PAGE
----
Interview: Mohammed Al Rumaih

What steps are required to deepen the participation of the private sector in Saudi Arabia’s economy?

MOHAMMED AL RUMAIH: The private sector and investors – both foreign and local – have been increasing their participation in the economy. Our strategy moving forwards is to connect firms with the international market, attract additional global investors and boost liquidity.

We recently launched a range of initiatives to develop the post-trading infrastructure and increase its efficiency, which represented a substantial improvement for the wider industry. These enhancements are the most significant in the history of Saudi Arabia’s capital markets, as they provide investors with increased opportunities, and access to a diverse range of financial instruments and new products.

We also work closely with small and medium-sized enterprises (SMEs). New generations of business owners are creating or heading smaller companies, bringing a new mentality to the business environment – often with an international perspective. As a result, more SMEs are looking to the capital markets to boost their liquidity. As of June 2022 the Exchange had an excess of 55 applications related to SMEs, including tech unicorns that are capturing the attention of international audiences. We expect this number to grow.

Which strategies are being implemented to encourage companies to adopt environmental, social and governance (ESG) reporting?

AL RUMAIH: ESG is one of the most important investment topics today, and the Covid-19 pandemic has shed light on how adopting ESG principles can minimise the impact of external shocks and ensure business growth. Promoting ESG adoption and reporting has become a strategic goal for the Saudi Exchange, especially given its role in attracting investment, encouraging alignment with global best practices, and strengthening disclosures, transparency and stakeholder engagement. ESG builds on the concept of sustainability that has been a part of Saudi Arabia’s various strategies in support of Vision 2030. Many companies are now following suit and learning more about what they need to do to improve their application of ESG principles.

Institutions such as the Saudi Exchange are assisting companies by providing the necessary resources to reference. Based on our experience and relationships, we have made plans to encourage and better assess ESG adoption. The result of these efforts will be seen over the next few years in companies’ performance and in their access to capital and foreign investors.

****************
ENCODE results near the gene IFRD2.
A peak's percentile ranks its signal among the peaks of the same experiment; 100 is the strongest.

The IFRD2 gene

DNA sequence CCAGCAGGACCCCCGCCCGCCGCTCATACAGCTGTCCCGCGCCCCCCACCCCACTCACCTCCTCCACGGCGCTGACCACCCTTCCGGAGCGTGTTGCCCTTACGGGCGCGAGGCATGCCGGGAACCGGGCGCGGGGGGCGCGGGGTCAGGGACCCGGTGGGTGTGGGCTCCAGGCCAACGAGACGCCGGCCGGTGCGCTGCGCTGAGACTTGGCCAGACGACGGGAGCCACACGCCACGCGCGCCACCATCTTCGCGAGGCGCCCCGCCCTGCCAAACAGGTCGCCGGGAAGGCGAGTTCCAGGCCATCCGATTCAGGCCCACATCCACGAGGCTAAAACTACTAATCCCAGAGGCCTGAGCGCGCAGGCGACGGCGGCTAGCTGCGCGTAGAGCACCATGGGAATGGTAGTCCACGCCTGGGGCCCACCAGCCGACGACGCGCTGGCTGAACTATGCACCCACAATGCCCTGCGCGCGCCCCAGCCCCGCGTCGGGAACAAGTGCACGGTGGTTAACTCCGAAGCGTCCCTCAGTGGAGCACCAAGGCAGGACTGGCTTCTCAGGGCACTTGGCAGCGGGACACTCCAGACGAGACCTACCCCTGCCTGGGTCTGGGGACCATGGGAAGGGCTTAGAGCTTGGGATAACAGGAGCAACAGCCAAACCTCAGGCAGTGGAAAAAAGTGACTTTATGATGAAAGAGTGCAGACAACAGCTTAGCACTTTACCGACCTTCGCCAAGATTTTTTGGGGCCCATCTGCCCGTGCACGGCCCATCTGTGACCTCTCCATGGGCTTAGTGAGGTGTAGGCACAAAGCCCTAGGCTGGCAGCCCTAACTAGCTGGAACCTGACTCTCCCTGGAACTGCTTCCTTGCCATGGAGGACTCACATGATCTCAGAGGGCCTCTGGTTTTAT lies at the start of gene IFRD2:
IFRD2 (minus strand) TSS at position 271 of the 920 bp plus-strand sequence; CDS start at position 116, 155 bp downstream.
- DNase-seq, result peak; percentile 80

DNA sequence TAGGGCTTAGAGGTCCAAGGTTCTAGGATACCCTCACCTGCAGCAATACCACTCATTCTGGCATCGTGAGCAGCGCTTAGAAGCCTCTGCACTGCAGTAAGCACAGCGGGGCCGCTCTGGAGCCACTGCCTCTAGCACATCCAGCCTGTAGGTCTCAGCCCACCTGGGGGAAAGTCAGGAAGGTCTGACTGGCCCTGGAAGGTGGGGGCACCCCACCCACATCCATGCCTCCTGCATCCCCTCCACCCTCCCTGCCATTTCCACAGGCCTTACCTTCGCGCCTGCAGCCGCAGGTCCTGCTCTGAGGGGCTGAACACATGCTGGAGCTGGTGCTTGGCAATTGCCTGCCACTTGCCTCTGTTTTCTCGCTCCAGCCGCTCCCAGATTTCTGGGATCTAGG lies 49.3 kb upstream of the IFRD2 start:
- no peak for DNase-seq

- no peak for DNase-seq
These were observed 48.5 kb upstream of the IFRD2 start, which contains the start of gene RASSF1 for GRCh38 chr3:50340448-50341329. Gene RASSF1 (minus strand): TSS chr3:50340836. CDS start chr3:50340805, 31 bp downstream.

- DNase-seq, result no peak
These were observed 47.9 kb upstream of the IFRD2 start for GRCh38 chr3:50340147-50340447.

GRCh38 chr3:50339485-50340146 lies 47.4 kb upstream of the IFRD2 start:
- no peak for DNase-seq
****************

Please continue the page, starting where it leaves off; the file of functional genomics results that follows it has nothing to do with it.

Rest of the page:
To what extent might the Saudi Exchange’s restructuring in 2021 aid Saudi Arabia’s broader strategy to enhance the competitiveness of its capital markets?

AL RUMAIH: We have been working over the last decade to promote the Saudi Exchange internationally and attract more investors, and one of the topics we were frequently asked about was our potential initial public offering (IPO). The Saudi Exchange changed from a private entity to a holding company in 2021, and then to a publicly listed group in December of that year in order to increase transparency and access new capital.

Through this evolution, we sought to grow the Saudi Exchange’s shareholder base and, in turn, boost activity on Saudi Arabia’s capital markets. This transformation is expected to make the Saudi exchange more efficient and agile, as well as help its leadership develop high-quality services. We live and work in a global market, and our IPO was an important step in a long-term plan to connect Saudi Arabia to international markets and showcase the investment opportunities available.

How did the capital markets adapt to the pandemic?

AL RUMAIH: It was important for us to showcase our resilience, flexibility and capability in facing challenges amid the pandemic – especially in the first year. We took swift action to make the necessary changes for the market to continue operating with minimal disruptions.